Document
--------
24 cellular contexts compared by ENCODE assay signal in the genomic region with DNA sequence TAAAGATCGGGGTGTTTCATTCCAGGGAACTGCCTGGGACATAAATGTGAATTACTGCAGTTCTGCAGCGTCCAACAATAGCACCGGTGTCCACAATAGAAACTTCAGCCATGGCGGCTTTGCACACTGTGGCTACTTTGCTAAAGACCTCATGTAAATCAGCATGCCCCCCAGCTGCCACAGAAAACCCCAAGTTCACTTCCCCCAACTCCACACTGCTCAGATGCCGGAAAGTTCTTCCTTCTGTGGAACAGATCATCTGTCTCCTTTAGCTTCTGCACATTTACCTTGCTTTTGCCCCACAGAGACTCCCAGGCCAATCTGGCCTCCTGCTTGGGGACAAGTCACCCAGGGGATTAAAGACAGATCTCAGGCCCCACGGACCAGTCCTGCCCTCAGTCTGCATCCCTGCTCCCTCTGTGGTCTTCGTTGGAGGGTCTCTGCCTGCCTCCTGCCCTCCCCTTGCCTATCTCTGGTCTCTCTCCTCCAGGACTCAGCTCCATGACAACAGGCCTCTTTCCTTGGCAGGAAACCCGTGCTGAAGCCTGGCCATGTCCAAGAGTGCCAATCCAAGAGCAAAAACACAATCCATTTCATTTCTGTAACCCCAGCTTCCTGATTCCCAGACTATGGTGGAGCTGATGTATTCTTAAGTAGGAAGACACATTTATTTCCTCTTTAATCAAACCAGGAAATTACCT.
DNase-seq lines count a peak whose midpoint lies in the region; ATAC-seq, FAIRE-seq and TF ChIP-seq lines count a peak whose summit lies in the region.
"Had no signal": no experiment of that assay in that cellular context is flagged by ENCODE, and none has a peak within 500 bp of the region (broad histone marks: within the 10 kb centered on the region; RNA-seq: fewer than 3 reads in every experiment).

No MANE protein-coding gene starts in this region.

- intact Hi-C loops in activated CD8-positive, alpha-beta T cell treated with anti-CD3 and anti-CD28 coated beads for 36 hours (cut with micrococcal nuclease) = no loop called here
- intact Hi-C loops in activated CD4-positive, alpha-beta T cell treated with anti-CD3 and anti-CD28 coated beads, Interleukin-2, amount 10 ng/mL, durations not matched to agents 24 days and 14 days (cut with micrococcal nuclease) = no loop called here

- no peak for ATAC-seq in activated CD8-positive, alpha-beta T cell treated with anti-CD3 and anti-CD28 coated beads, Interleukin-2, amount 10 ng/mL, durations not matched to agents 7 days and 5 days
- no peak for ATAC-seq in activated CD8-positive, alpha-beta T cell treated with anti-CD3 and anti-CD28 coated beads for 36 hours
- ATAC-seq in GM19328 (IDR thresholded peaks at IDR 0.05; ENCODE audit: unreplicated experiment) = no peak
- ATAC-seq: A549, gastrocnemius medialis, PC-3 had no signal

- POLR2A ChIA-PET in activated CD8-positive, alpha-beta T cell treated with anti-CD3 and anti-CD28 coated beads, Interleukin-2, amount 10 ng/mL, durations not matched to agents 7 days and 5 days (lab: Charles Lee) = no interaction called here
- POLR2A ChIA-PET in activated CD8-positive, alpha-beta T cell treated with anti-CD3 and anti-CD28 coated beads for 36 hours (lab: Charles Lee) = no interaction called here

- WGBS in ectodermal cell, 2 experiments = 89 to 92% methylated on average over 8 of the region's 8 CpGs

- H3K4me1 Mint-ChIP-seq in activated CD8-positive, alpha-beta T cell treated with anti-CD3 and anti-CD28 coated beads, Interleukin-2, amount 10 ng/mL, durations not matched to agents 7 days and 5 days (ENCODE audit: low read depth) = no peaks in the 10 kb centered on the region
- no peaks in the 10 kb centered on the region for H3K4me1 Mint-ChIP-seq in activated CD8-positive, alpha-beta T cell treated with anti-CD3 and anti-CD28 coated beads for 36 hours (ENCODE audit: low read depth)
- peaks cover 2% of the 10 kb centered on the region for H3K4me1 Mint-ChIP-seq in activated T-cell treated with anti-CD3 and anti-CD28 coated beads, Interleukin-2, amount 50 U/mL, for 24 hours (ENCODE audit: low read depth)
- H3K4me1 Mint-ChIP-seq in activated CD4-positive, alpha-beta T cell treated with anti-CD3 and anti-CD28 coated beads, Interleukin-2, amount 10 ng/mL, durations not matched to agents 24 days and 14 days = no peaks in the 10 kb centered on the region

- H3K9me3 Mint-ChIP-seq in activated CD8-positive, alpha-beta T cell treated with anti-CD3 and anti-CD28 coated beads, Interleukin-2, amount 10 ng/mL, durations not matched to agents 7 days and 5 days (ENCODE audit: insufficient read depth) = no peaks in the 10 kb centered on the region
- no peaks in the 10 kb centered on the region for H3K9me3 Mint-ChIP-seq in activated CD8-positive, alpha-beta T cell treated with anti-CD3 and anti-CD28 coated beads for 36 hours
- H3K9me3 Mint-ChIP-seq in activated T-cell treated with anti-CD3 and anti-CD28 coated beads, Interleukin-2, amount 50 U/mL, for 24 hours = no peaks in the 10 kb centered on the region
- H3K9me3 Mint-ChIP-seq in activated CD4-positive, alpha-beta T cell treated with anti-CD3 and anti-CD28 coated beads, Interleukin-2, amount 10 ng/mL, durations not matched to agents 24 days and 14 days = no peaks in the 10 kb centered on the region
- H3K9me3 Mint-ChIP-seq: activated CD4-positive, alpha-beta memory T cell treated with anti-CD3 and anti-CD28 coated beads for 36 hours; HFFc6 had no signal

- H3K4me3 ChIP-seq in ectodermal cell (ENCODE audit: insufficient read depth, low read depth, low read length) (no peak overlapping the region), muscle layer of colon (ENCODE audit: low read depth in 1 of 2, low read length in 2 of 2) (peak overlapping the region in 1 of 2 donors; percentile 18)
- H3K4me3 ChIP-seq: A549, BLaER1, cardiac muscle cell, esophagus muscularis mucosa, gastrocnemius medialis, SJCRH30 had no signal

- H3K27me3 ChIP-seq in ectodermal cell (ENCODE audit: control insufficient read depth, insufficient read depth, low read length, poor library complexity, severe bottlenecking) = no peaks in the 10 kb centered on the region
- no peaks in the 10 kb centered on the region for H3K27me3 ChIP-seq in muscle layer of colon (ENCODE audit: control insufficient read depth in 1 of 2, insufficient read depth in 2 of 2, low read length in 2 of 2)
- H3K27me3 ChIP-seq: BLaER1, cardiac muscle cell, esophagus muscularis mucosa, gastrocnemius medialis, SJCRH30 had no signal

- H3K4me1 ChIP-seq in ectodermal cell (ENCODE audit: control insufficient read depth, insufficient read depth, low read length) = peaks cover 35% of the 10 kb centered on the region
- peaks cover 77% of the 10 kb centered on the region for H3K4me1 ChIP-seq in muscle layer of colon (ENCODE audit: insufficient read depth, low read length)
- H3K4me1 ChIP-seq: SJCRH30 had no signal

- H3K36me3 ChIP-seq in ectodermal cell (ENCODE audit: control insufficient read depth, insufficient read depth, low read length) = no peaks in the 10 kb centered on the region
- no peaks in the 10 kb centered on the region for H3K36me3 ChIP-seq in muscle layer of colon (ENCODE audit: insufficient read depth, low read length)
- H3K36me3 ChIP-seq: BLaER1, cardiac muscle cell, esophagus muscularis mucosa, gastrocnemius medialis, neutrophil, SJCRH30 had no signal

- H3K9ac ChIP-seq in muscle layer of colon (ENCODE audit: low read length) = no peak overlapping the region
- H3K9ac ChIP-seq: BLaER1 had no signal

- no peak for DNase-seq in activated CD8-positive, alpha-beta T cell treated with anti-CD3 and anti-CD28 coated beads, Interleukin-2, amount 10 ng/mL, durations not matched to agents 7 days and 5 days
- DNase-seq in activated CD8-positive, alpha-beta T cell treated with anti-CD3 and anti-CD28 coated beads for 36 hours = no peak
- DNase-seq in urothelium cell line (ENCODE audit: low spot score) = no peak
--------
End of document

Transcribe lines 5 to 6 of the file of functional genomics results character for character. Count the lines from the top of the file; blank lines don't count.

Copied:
- intact Hi-C loops in activated CD8-positive, alpha-beta T cell treated with anti-CD3 and anti-CD28 coated beads for 36 hours (cut with micrococcal nuclease) = no loop called here
- intact Hi-C loops in activated CD4-positive, alpha-beta T cell treated with anti-CD3 and anti-CD28 coated beads, Interleukin-2, amount 10 ng/mL, durations not matched to agents 24 days and 14 days (cut with micrococcal nuclease) = no loop called here